In moving to dismiss the action on jurisdictional grounds defendants relied upon the decision of the Second Circuit in Eisen v. Eastman, 421 F.2d 560 (2d Cir. 1969) and its progeny. Tichon v. Harder, 438 F.2d 1396 (2d Cir. 1971); Canty v. Board of Education, 448 F.2d 428 (2d Cir. 1971). Defendants' claim is that the gravamen of the complaint -- that plaintiffs have been deprived of the income they would have earned had they not been required to take maternity leave -- is nothing more than a claim of injury to personal liberty which is dependent for its existence upon the infringement of a property right and, therefore, not a claim cognizable under the civil rights jurisdiction of this court. 28 U.S.C. § 1343(3).

 In Eisen v. Eastman, the Second Circuit had held that jurisdiction under the Civil Rights Acts, Title 42 U.S.C. § 1983 and Title 28 U.S.C. § 1343(3), could not be predicated on a claim of infringement of property rights. However, the Supreme Court in Lynch v. Household Finance Corp., 405 U.S. 538, 31 L. Ed. 2d 424, 92 S. Ct. 1113, 40 U.S.L.W. 4335 (1972) ruled that it " has never adopted the distinction between personal liberties and proprietory rights as a guide to the contours of § 1343(3) jurisdiction" and expressly rejected the distinction. The complaint, therefore, cannot be dismissed for lack of subject matter jurisdiction.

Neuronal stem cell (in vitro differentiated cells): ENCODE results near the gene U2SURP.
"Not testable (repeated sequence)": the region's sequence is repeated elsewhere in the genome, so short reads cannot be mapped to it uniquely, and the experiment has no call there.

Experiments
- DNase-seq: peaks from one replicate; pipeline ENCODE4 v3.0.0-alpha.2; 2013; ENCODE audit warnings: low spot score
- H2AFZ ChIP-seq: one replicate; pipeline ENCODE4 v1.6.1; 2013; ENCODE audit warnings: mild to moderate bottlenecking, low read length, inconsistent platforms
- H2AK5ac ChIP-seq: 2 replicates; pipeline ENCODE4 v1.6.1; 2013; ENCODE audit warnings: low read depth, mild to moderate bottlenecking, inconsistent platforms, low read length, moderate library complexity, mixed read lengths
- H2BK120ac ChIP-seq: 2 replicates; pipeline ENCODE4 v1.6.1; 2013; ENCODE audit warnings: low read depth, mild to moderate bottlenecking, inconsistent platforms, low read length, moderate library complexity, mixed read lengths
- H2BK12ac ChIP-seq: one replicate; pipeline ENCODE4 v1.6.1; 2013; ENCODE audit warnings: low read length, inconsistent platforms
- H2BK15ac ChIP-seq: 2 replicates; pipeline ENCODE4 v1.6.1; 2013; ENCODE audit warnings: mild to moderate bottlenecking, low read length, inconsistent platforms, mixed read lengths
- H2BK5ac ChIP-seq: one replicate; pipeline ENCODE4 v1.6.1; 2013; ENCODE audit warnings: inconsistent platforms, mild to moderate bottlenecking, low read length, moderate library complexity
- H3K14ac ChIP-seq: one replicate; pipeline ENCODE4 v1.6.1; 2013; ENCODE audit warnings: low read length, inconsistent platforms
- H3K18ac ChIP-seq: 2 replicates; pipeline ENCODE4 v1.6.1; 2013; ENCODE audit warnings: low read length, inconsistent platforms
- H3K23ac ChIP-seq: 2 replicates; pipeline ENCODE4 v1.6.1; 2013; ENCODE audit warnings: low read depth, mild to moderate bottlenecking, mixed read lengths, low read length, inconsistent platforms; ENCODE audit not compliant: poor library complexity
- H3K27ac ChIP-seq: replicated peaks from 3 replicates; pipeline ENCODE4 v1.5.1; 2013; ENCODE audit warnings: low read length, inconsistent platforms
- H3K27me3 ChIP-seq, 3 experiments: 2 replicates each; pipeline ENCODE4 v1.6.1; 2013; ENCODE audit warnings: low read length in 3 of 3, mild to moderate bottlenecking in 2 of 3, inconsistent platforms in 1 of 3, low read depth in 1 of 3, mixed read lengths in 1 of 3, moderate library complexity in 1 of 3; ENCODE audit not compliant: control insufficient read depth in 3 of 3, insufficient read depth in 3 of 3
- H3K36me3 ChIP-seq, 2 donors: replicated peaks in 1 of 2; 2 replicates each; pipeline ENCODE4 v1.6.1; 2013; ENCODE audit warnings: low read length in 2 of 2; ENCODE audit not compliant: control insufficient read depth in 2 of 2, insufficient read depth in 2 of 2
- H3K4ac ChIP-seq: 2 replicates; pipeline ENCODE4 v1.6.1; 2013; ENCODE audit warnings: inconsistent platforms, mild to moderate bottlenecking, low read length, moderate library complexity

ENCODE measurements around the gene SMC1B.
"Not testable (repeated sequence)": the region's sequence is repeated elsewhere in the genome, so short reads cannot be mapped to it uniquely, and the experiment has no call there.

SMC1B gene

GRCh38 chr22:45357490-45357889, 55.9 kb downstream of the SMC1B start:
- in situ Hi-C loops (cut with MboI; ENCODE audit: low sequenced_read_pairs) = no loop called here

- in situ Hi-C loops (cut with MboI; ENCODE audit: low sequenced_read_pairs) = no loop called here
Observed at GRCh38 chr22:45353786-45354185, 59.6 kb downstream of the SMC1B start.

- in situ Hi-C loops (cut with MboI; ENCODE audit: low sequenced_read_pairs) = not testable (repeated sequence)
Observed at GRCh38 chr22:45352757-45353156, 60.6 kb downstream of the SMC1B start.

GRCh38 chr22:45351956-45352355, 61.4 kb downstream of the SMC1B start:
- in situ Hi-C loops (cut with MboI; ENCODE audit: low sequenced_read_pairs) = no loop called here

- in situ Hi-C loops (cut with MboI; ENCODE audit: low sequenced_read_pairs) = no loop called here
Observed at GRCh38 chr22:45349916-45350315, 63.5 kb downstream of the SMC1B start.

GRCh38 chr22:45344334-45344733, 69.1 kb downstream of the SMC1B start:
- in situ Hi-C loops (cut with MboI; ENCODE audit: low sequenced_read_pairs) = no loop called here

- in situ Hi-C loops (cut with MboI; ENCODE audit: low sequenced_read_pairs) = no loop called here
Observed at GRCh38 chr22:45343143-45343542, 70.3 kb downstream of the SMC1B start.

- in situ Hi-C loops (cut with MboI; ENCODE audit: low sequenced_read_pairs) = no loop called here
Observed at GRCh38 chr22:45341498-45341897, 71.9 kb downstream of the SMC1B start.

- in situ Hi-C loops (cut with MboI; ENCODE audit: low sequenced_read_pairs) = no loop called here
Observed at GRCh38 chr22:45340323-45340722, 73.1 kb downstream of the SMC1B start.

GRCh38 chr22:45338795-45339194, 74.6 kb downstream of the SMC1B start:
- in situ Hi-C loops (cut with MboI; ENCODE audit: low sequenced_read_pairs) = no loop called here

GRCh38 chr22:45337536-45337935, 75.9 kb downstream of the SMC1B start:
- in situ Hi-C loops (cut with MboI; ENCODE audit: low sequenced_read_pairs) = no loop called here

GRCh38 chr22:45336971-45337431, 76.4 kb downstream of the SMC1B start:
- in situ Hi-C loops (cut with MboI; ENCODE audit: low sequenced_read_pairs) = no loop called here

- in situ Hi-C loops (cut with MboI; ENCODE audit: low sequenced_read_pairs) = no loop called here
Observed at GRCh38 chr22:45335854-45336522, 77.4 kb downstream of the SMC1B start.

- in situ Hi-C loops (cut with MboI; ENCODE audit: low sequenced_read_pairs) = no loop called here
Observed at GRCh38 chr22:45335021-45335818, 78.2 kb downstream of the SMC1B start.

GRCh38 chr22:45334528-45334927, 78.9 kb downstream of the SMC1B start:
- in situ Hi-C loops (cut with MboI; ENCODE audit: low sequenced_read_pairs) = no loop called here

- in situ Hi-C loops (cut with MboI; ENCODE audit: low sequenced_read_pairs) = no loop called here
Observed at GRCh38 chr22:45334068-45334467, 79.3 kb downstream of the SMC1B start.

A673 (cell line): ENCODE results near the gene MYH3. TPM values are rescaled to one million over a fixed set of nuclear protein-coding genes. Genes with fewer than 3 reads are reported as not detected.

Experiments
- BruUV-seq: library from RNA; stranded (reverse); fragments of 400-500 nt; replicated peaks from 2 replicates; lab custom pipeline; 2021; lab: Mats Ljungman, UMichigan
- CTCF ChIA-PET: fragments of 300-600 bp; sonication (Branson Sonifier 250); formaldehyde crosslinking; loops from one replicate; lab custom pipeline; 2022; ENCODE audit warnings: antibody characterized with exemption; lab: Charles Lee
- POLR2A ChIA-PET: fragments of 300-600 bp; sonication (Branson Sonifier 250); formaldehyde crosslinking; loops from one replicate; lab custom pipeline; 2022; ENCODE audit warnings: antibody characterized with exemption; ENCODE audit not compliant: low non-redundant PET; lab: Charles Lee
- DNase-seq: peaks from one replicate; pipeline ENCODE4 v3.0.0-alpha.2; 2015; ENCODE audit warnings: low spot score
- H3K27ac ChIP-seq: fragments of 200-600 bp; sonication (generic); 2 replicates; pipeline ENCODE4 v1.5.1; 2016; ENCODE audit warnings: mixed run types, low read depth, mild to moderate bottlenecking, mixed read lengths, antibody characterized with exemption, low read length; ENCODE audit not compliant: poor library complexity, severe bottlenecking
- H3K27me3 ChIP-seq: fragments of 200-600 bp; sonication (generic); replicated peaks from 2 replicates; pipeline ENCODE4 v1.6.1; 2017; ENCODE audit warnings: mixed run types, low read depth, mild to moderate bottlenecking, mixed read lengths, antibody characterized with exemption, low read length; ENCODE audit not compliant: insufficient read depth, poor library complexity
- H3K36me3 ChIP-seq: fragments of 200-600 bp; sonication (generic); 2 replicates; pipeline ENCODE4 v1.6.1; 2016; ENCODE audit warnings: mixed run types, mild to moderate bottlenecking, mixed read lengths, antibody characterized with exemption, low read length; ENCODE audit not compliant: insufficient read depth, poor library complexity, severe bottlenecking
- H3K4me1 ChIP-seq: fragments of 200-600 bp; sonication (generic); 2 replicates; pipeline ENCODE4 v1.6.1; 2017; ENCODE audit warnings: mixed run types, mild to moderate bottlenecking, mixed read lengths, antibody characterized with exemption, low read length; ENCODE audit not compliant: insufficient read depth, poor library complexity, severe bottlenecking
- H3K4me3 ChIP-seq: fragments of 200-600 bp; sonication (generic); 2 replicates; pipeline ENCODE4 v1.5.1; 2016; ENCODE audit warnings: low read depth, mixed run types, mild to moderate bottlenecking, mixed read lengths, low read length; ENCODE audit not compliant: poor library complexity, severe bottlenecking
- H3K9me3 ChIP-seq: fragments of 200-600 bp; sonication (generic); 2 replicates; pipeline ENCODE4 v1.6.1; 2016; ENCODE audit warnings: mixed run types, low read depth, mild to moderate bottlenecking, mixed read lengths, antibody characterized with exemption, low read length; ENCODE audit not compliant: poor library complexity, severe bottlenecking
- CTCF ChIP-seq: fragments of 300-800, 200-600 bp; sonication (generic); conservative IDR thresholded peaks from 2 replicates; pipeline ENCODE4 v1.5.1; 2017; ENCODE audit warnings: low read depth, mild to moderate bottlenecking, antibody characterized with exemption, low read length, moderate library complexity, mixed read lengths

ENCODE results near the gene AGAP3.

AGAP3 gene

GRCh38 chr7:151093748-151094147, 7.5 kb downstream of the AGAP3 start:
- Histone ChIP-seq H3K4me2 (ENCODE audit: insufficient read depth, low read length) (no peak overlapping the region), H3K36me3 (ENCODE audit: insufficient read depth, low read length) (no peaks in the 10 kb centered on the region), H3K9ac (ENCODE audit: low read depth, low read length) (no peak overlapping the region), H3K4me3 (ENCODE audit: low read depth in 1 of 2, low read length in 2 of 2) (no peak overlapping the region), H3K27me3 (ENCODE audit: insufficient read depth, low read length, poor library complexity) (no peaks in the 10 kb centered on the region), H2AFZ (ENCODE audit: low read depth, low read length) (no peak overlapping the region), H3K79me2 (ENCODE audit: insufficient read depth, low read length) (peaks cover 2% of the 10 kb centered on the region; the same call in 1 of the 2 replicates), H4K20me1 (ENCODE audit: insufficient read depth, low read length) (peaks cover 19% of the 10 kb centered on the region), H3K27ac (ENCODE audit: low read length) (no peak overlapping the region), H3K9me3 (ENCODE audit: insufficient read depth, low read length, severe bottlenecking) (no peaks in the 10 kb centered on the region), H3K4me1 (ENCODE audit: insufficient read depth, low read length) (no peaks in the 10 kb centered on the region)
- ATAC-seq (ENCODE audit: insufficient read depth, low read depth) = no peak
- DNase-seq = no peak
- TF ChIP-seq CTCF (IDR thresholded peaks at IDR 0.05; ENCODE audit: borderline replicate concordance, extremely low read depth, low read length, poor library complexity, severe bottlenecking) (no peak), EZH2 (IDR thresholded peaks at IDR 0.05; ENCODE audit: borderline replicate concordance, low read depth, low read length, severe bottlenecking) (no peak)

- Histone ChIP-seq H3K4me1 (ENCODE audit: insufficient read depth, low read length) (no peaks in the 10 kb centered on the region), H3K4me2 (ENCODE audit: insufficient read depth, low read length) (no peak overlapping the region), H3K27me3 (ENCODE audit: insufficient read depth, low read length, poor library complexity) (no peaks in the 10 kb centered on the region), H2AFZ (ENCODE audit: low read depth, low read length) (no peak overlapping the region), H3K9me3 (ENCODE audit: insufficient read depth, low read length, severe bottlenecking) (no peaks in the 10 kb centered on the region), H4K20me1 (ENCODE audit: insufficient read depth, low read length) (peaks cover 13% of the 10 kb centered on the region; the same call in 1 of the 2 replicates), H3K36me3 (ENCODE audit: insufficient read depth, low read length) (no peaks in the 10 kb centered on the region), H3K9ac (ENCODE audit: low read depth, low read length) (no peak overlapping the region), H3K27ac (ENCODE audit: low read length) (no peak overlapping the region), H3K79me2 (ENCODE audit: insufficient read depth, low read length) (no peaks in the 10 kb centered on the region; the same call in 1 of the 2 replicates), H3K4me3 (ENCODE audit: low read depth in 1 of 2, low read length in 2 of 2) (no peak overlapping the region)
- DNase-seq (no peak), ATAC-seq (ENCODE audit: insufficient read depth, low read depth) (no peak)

Plaintiffs' equal protection claim is that the requirement that a woman employee take a leave of absence at an arbitrary period during her pregnancy discriminates against women generally, and pregnant women in particular, in violation of rights guaranteed by the Fourteenth Amendment, by placing an unconstitutional limitation on their employment.

 It is true, as plaintiffs claim, that equal rights for women is an idea whose time has come. As a result, the courts have begun to re-examine all sex based restrictions and to apply with increasing sensitivity the guarantee of equal protection of the laws to prohibit arbitrary sex discrimination. Stanley v. Illinois, 405 U.S. 645, 31 L. Ed. 2d 551, 92 S. Ct. 1208, 40 U.S.L.W. 4371 (1972) (discrimination against unwed fathers with respect to custody of their children); Reed v. Reed, 404 U.S. 71, 92 S. Ct. 251, 30 L. Ed. 2d 225 (1971) (discrimination against women in appointment to administration of estates); White v. Crook, 251 F. Supp. 401 (M.D. Ala. 1966) (jury discrimination against women); United States ex rel. Robinson v. York, 281 F. Supp. 8 (D. Conn. 1968) (unequal sentences for men and women); Kirstein v. Rector and Visitors of University of Virginia, 309 F. Supp. 184 (E.D. Va. 1970) (exclusion of women from state institution of higher education); Sail'er Inn, Inc. v. Kirby, 5 Cal. 3d 1, 485 P.2d 529, 95 Cal. Rptr. 329 (1971) (exclusion of women from employment as bartenders); Perry v. Grenada Municipal Separate School District, 300 F. Supp. 748 (N.D. Miss. 1969) (exclusion of mothers of illegitimate children from public schools).